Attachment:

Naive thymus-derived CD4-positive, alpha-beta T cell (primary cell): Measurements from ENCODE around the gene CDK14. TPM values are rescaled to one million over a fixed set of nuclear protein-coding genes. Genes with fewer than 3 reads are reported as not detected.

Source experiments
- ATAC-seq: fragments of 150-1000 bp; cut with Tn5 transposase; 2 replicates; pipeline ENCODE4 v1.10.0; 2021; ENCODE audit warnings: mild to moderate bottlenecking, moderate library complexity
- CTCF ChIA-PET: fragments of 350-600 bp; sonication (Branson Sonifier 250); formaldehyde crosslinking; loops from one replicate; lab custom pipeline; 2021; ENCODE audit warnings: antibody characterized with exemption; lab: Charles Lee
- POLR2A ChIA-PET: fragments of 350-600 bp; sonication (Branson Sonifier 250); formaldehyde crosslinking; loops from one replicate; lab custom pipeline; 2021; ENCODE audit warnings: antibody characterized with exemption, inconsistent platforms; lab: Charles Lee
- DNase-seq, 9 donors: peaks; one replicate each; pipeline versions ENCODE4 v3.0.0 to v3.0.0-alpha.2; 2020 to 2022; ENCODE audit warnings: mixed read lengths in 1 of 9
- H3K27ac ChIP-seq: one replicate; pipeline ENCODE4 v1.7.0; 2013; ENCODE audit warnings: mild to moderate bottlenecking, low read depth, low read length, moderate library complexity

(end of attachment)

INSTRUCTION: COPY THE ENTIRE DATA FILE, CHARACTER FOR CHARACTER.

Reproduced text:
Naive thymus-derived CD4-positive, alpha-beta T cell (primary cell): Measurements from ENCODE around the gene CDK14. TPM values are rescaled to one million over a fixed set of nuclear protein-coding genes. Genes with fewer than 3 reads are reported as not detected.

Source experiments
- ATAC-seq: fragments of 150-1000 bp; cut with Tn5 transposase; 2 replicates; pipeline ENCODE4 v1.10.0; 2021; ENCODE audit warnings: mild to moderate bottlenecking, moderate library complexity
- CTCF ChIA-PET: fragments of 350-600 bp; sonication (Branson Sonifier 250); formaldehyde crosslinking; loops from one replicate; lab custom pipeline; 2021; ENCODE audit warnings: antibody characterized with exemption; lab: Charles Lee
- POLR2A ChIA-PET: fragments of 350-600 bp; sonication (Branson Sonifier 250); formaldehyde crosslinking; loops from one replicate; lab custom pipeline; 2021; ENCODE audit warnings: antibody characterized with exemption, inconsistent platforms; lab: Charles Lee
- DNase-seq, 9 donors: peaks; one replicate each; pipeline versions ENCODE4 v3.0.0 to v3.0.0-alpha.2; 2020 to 2022; ENCODE audit warnings: mixed read lengths in 1 of 9
- H3K27ac ChIP-seq: one replicate; pipeline ENCODE4 v1.7.0; 2013; ENCODE audit warnings: mild to moderate bottlenecking, low read depth, low read length, moderate library complexity